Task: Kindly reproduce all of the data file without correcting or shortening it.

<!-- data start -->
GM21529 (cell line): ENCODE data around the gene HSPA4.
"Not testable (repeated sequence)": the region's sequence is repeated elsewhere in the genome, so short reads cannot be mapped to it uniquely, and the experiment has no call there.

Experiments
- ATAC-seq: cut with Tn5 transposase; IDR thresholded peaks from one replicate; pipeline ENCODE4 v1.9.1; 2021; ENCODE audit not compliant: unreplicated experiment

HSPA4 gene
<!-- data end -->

GM21529 (cell line): ENCODE data around the gene HSPA4.
"Not testable (repeated sequence)": the region's sequence is repeated elsewhere in the genome, so short reads cannot be mapped to it uniquely, and the experiment has no call there.

Experiments
- ATAC-seq: cut with Tn5 transposase; IDR thresholded peaks from one replicate; pipeline ENCODE4 v1.9.1; 2021; ENCODE audit not compliant: unreplicated experiment

HSPA4 gene